When USWNT star Kelley O’Hara launched her own podcast, she didn’t mess around with the star power of her guests.
Launched in July, the “Just Women’s Sports” podcast has hosted three incredible guests including the first post-pregnancy interview with USWNT teammate Alex Morgan as well as talks with Olympic star Chloe Kim and WNBA hero Candace Parker.
A Stanford connection with fellow alum Haley Rosen put the two-time World Cup winner on the path to hosting the show, and O’Hara admits that she was driven by the chance to lift the lid on athletes’ true feelings beyond the shield that comes up while talking to reporters.
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“Even as an athlete I know that I have a little of my guard up when I’m talking to a reporter because sometimes they’ll take it and use it for their own narrative or agenda,” she said in a conversation with ProSoccerTalk. “There’s an ability to be vulnerable and be safe because you’re talking to someone who has a general idea of what it feels like to be an athlete. Nothing about it is trying to catch them.”
Part of that comes with O’Hara realizing she has a massive stage on account of her accomplishments. The USWNT is one of the most-watched teams in the world, on-and-off the pitch.
While she felt more like someone achieving a life goal when she first became a pro, the simultaneous life under a microscope and on a platform has inspired her to take advantage of her role model status.
“You come to realize that with the success that we have had, individually and with the national team, you do influence people,” O’Hara said. “You have an impact. You have this ability to be a role model and do good things in the world. That’s one of the reasons that I wanted to do this podcast; I have the ability to lend my platform to other athletes and give people a voice and a space.”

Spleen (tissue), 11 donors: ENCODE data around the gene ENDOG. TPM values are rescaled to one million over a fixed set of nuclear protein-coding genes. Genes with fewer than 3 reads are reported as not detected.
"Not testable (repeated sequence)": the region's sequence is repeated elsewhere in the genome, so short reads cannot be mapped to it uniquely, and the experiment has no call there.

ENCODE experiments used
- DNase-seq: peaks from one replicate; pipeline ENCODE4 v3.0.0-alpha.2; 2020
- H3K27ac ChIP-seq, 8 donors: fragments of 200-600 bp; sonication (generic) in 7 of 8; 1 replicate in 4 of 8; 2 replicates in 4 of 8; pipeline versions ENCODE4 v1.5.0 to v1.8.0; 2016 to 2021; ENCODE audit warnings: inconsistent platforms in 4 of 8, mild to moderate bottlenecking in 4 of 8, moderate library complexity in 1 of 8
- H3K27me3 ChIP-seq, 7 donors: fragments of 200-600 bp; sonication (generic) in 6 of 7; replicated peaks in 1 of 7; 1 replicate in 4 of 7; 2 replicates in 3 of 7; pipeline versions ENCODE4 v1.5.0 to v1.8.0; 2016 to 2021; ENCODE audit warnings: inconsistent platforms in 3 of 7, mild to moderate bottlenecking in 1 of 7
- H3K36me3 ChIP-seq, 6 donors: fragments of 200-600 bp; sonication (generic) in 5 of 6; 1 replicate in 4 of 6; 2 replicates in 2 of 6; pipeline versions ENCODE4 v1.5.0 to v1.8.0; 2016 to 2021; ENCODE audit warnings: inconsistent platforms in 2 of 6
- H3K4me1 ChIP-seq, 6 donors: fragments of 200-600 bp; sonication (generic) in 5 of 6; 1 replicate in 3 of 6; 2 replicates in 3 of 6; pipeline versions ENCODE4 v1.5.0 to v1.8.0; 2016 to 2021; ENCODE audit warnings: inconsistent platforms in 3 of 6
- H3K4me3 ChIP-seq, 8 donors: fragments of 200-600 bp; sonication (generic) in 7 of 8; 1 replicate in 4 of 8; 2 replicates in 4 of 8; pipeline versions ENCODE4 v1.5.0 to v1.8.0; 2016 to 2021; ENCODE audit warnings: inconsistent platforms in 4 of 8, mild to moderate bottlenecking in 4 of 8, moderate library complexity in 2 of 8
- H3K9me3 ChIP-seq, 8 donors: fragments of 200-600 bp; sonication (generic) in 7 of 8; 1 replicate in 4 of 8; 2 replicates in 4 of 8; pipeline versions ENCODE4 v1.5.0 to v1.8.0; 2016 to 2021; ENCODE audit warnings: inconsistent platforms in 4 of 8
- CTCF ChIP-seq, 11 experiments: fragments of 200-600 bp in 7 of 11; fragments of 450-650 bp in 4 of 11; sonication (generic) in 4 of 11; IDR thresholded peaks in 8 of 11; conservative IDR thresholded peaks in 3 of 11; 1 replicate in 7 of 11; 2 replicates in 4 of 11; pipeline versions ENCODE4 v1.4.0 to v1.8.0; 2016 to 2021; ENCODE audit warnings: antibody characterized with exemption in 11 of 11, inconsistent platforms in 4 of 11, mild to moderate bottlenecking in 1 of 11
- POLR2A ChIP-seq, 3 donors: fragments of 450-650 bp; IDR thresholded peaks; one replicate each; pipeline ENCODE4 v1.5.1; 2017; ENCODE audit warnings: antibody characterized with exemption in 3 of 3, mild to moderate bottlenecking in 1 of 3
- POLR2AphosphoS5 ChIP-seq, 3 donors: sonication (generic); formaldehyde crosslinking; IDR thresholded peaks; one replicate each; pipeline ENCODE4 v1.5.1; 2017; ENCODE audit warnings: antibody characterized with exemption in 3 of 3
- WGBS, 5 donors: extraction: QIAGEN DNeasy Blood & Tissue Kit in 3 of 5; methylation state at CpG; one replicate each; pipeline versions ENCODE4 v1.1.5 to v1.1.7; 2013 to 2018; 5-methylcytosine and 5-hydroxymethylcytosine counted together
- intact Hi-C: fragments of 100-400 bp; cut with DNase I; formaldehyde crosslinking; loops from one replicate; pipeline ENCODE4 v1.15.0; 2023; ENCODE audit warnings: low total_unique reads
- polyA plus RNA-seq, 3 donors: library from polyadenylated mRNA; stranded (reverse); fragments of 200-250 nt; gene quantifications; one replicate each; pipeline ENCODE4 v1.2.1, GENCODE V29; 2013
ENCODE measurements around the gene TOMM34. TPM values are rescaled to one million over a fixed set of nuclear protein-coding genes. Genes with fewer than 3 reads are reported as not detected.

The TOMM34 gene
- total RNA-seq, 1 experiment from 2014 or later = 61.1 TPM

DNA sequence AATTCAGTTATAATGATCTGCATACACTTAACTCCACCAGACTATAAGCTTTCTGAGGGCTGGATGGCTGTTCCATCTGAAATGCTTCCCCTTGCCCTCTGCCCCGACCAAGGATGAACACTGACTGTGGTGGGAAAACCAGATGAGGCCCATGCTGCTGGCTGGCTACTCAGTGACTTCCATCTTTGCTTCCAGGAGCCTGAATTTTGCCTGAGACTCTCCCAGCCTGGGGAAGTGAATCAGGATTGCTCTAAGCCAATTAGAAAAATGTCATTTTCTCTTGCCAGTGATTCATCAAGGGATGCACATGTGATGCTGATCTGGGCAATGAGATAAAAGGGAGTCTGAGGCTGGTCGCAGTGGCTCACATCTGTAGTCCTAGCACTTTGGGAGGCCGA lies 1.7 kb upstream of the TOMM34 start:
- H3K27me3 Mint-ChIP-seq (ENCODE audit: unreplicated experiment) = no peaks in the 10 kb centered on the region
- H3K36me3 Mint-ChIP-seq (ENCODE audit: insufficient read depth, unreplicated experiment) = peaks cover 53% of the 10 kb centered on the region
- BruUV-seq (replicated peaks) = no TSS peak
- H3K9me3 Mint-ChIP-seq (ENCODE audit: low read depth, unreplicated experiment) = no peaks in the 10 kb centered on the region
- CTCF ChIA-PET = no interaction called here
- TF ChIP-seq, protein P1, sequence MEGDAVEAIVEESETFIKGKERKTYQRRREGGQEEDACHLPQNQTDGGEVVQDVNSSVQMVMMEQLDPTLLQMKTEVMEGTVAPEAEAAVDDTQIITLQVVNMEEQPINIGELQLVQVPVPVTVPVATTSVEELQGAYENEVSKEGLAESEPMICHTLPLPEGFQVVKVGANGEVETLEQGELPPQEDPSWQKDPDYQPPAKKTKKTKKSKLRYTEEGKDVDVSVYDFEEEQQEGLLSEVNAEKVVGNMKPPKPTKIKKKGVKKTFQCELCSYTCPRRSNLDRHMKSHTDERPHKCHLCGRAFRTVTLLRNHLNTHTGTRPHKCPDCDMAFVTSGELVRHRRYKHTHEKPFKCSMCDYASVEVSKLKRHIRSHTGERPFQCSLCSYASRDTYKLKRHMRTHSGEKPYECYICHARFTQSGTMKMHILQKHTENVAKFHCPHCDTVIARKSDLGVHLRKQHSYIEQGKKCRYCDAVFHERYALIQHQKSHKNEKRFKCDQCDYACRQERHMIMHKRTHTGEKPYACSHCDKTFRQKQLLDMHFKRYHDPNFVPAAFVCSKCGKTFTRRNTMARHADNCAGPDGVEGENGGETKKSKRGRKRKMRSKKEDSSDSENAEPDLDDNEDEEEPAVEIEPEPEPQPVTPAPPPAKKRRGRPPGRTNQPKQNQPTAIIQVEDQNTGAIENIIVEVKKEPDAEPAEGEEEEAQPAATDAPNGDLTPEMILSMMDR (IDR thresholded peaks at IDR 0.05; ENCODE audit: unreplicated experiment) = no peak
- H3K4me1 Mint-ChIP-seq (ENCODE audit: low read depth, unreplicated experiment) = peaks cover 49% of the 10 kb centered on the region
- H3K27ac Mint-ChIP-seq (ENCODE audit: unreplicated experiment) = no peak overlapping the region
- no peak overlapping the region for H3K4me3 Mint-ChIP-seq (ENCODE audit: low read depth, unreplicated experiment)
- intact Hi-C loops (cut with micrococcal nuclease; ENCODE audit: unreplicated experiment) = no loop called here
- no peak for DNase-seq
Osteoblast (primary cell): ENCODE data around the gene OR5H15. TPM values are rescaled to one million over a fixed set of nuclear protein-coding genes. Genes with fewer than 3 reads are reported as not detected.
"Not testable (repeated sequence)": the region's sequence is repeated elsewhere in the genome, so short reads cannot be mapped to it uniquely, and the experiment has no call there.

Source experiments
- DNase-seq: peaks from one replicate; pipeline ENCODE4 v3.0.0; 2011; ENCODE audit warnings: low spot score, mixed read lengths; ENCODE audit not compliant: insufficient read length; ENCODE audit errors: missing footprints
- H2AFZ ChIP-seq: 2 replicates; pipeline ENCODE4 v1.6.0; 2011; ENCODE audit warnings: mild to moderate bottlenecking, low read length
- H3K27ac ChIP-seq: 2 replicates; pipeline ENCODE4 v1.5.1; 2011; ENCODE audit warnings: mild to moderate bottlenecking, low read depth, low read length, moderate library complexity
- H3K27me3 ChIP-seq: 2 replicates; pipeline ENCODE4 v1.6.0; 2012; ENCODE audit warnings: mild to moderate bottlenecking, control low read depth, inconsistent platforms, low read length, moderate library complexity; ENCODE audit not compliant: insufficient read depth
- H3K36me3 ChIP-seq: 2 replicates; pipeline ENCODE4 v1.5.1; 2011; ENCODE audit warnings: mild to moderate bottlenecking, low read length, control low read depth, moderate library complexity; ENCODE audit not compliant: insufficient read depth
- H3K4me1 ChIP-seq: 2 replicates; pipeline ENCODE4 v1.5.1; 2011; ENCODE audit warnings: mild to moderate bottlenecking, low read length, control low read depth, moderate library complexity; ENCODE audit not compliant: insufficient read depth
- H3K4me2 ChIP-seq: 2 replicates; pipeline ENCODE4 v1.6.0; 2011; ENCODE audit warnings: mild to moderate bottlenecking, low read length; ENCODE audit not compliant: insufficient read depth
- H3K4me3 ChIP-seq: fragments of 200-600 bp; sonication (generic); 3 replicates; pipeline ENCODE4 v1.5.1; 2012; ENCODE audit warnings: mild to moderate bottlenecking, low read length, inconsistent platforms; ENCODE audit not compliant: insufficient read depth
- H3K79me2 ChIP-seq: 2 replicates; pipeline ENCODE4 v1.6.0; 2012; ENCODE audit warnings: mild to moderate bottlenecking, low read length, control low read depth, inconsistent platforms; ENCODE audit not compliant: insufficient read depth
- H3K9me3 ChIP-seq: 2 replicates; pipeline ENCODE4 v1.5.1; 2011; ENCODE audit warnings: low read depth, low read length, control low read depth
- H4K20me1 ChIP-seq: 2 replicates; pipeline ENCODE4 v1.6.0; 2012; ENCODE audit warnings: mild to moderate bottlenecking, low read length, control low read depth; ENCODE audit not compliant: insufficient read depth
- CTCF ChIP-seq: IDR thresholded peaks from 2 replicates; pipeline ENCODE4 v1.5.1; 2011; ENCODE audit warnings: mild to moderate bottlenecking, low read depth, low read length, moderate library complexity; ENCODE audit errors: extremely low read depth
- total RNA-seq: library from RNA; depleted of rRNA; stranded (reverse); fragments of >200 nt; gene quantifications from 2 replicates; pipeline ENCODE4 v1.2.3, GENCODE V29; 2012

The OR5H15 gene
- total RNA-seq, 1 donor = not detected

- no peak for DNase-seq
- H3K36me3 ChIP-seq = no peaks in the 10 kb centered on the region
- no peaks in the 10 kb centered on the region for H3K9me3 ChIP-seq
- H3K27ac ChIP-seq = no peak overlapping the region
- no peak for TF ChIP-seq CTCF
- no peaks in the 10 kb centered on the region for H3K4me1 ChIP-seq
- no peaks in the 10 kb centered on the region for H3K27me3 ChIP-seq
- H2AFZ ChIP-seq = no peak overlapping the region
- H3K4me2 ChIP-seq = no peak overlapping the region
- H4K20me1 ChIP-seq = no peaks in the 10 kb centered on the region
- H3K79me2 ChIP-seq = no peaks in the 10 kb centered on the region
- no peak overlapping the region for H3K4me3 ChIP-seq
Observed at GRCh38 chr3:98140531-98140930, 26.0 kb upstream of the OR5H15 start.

O’Hara was speaking as the National Women’s Soccer League put a bow on its return to the pitch with the NWSL Challenge Cup.
O’Hara’s Utah Royals fell to eventual champions Houston Dash in the quarterfinals, but the completion of the tournament in itself was a bright spot to a dark summer.
“I’m really proud about what the NWSL was able to create there,” O’Hara said. “There was a lot of uncertainty around the Challenge Cup because of COVID, but the fact that the NWSL was able to create an environment to get back on the field has been fantastic. Obviously you have Orlando that wasn’t able to come but since every team has arrived, not one player has tested positive so the NWSL deserves a lot of credit for designing this whole set-up.”
PST asked the 32-year-old how much credit should go to the players, considering how many other leagues have been thwarted by the negligence of athletes or staffers around COVID-19.
“When the NWSL was proposing everything, they told us it was built on trust. If players weren’t going to be responsible, it wasn’t going to work. It’s great that we all want to be competing, I feel we’re very lucky to be able to compete, but that’s contributed to people following the rules. You didn’t want to be the one person who ruins it.”
Learn more about the Just Women’s Sports crew, which includes Olympic heroes Kerri Walsh-Jennings, Hilary Knight, and Maggie Steffens as well as former WNBA No. 1 overall pick Nneka Ogwumike, at their official web site.Follow @NicholasMendola